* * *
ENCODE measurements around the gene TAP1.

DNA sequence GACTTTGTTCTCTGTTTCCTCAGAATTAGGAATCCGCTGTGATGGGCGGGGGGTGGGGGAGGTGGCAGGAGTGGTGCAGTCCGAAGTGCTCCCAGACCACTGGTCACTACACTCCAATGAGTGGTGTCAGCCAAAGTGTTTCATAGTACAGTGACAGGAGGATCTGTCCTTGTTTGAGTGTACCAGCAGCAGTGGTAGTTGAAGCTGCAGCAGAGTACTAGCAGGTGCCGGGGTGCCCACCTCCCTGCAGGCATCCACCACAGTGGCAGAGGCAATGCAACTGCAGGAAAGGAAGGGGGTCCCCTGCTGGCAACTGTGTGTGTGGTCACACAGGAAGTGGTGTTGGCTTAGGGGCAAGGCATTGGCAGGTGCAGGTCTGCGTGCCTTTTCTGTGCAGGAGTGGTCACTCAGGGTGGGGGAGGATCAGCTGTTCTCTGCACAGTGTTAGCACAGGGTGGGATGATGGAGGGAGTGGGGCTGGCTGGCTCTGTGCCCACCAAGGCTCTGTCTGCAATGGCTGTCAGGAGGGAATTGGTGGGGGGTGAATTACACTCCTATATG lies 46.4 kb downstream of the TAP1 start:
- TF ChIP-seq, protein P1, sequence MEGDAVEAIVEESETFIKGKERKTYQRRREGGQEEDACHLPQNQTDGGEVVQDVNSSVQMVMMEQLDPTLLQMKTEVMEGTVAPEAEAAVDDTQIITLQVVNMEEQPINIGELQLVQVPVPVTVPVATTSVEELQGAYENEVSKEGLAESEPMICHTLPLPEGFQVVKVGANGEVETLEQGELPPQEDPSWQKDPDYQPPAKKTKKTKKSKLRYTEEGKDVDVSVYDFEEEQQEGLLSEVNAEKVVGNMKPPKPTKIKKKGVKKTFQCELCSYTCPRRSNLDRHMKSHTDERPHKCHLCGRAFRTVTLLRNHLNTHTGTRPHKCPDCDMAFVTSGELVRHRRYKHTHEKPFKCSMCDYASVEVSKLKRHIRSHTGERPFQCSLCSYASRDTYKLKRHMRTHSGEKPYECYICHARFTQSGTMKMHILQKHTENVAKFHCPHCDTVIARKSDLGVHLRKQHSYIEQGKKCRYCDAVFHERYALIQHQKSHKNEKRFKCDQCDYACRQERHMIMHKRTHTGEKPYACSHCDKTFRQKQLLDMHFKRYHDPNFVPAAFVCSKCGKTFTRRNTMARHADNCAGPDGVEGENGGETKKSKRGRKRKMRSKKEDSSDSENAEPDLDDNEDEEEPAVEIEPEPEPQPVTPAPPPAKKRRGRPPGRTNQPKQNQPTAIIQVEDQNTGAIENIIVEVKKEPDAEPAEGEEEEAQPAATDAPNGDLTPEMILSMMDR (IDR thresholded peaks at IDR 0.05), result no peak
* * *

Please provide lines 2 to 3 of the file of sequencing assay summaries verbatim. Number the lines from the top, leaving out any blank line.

DNA sequence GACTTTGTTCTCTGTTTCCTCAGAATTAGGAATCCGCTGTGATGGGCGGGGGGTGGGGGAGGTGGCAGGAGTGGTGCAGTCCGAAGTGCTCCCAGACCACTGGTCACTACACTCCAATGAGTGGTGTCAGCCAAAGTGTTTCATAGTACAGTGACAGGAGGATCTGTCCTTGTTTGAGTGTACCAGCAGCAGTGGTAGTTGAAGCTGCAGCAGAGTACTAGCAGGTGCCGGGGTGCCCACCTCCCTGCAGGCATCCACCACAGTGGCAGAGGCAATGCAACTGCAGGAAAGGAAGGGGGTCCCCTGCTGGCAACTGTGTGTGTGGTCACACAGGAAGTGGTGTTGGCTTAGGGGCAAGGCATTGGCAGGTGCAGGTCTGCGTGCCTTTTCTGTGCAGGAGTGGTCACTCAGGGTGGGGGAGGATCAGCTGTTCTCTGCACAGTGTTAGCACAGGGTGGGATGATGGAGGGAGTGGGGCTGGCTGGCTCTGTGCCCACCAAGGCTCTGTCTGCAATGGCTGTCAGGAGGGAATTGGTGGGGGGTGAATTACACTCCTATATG lies 46.4 kb downstream of the TAP1 start:
- TF ChIP-seq, protein P1, sequence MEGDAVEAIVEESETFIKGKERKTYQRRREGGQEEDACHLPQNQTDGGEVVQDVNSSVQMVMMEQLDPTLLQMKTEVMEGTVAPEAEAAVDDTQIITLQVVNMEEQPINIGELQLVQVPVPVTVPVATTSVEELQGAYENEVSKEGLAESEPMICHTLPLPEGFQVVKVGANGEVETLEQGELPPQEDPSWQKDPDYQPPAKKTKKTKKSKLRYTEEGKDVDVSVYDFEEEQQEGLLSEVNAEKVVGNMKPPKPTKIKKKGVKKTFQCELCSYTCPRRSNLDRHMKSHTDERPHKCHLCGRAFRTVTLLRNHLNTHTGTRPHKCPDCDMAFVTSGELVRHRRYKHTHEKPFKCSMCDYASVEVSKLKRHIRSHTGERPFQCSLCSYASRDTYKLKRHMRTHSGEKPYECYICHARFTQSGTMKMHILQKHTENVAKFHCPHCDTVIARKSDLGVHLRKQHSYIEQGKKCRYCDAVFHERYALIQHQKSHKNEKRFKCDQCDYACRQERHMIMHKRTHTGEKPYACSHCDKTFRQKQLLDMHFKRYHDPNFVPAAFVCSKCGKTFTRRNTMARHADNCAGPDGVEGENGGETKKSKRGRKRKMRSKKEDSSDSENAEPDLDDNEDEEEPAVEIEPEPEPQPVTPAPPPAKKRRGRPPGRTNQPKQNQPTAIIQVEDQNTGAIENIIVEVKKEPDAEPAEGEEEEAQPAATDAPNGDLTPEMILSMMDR (IDR thresholded peaks at IDR 0.05), result no peak